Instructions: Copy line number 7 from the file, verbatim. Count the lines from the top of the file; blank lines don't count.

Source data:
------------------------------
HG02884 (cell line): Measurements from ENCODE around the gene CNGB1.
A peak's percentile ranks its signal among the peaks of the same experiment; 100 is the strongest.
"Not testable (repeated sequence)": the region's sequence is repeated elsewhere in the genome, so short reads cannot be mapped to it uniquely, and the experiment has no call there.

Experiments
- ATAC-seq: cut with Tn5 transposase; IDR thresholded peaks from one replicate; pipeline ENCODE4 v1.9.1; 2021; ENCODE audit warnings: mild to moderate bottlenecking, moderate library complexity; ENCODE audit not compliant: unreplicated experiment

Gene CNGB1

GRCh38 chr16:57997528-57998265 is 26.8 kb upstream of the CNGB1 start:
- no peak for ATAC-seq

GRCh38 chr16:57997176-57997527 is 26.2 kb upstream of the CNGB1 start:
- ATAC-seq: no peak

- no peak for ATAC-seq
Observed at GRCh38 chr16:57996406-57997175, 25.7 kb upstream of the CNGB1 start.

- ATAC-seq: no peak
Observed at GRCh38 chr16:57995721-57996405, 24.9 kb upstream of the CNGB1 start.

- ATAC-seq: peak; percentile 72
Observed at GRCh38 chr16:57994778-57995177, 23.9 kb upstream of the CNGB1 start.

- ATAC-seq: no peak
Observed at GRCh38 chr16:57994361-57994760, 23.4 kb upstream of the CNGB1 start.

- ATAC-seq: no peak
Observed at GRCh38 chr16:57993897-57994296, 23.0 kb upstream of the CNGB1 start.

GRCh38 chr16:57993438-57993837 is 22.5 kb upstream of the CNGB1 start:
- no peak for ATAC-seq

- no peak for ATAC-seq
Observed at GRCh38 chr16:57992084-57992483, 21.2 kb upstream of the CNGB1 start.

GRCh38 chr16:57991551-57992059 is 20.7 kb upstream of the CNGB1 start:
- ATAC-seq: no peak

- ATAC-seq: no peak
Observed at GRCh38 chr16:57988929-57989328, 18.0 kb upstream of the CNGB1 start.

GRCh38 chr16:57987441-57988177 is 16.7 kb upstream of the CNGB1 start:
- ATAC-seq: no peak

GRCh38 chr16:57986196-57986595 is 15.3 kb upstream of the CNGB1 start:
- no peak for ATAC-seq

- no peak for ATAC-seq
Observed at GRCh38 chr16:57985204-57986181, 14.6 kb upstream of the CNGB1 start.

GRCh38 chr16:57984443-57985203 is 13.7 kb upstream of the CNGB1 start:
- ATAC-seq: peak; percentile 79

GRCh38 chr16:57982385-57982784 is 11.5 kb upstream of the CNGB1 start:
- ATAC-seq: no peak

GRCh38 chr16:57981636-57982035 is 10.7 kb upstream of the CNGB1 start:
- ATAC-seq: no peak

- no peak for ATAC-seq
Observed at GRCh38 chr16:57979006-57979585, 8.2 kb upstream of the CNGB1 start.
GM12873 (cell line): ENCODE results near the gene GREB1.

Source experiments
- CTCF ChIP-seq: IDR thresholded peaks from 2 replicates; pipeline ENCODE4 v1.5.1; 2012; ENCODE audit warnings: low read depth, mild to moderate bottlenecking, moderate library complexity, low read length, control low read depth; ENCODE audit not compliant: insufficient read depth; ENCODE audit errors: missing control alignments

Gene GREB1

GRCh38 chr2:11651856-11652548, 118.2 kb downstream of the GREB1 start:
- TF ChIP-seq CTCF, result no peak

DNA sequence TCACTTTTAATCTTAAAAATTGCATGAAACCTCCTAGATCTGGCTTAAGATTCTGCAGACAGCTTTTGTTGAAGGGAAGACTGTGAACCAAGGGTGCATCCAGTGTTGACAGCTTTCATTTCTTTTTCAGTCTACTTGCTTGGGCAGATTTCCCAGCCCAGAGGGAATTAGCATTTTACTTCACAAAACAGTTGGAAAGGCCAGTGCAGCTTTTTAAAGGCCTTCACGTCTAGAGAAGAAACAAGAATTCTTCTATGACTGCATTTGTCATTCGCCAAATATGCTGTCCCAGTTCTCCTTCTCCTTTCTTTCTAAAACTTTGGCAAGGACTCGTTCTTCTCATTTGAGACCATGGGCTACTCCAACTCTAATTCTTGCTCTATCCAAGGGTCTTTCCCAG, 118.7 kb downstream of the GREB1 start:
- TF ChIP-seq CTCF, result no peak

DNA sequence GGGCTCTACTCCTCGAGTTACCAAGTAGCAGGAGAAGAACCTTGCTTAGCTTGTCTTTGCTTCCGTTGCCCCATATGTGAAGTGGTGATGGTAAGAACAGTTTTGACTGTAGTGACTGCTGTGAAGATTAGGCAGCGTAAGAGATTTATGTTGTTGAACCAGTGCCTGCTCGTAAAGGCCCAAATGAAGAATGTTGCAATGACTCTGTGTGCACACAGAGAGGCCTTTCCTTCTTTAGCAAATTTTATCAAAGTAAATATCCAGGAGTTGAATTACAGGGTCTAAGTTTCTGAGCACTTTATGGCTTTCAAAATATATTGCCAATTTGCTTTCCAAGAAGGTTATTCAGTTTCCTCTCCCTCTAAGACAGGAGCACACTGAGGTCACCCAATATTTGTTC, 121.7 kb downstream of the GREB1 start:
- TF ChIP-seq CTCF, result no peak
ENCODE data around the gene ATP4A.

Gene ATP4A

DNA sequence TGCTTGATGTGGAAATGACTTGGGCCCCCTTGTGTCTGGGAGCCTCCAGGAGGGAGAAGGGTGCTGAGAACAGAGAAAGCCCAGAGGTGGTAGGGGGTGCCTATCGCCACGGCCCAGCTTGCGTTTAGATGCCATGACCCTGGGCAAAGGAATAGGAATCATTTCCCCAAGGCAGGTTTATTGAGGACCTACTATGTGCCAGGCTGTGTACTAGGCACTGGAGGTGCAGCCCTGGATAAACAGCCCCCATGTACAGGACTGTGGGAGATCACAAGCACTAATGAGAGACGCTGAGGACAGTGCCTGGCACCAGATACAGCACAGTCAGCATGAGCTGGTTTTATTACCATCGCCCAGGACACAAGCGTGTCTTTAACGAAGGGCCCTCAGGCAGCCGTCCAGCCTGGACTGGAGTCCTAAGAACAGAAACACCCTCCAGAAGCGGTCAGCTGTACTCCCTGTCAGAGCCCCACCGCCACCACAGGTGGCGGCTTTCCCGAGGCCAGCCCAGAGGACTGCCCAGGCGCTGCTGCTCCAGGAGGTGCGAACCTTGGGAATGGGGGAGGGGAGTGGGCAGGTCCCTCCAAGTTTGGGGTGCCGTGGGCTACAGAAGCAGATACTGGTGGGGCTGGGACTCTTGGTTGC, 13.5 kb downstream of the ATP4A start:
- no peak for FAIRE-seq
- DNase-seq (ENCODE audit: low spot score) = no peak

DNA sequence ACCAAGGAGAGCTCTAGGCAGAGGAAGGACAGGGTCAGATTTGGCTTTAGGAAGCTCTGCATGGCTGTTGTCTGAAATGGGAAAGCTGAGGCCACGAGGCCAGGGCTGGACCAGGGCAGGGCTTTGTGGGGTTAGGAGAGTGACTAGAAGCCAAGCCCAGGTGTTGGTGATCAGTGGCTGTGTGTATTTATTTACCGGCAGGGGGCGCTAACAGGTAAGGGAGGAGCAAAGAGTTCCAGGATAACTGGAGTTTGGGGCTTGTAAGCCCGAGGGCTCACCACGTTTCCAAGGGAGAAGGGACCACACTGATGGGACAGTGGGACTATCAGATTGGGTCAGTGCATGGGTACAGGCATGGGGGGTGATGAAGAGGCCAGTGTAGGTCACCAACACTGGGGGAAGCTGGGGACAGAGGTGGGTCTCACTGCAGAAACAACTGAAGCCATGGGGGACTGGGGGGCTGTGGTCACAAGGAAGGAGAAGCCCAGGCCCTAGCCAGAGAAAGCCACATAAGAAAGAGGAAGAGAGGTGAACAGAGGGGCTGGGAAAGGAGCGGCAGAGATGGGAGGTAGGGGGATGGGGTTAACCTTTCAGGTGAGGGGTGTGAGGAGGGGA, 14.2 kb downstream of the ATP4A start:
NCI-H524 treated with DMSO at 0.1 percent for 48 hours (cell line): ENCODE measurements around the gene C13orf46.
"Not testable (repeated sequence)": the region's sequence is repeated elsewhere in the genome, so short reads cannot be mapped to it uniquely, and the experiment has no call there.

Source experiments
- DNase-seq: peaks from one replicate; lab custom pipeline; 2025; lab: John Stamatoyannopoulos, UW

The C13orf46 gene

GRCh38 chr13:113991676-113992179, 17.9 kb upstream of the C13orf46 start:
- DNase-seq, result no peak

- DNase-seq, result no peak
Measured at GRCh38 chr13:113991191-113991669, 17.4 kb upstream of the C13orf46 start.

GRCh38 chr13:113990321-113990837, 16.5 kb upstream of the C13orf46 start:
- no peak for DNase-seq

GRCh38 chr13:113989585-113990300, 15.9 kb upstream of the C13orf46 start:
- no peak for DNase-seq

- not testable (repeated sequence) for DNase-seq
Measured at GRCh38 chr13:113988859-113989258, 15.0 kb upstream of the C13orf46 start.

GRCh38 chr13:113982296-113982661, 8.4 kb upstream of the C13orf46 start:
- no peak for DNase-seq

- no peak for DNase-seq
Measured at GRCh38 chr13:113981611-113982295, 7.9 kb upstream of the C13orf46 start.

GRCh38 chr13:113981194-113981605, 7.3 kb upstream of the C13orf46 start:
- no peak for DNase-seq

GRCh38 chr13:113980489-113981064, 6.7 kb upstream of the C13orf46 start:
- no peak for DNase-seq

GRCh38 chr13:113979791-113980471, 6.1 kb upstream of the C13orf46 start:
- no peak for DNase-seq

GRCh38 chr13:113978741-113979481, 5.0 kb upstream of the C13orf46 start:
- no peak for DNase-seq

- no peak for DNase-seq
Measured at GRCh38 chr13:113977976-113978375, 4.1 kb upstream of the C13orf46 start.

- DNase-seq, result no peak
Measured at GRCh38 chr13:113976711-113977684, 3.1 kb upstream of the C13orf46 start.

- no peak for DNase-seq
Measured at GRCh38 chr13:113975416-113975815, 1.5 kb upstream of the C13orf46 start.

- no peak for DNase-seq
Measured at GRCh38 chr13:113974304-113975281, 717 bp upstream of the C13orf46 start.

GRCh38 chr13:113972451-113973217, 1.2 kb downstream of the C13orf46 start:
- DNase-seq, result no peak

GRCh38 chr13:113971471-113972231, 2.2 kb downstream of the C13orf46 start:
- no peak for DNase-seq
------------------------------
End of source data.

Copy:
GRCh38 chr16:57997528-57998265 is 26.8 kb upstream of the CNGB1 start: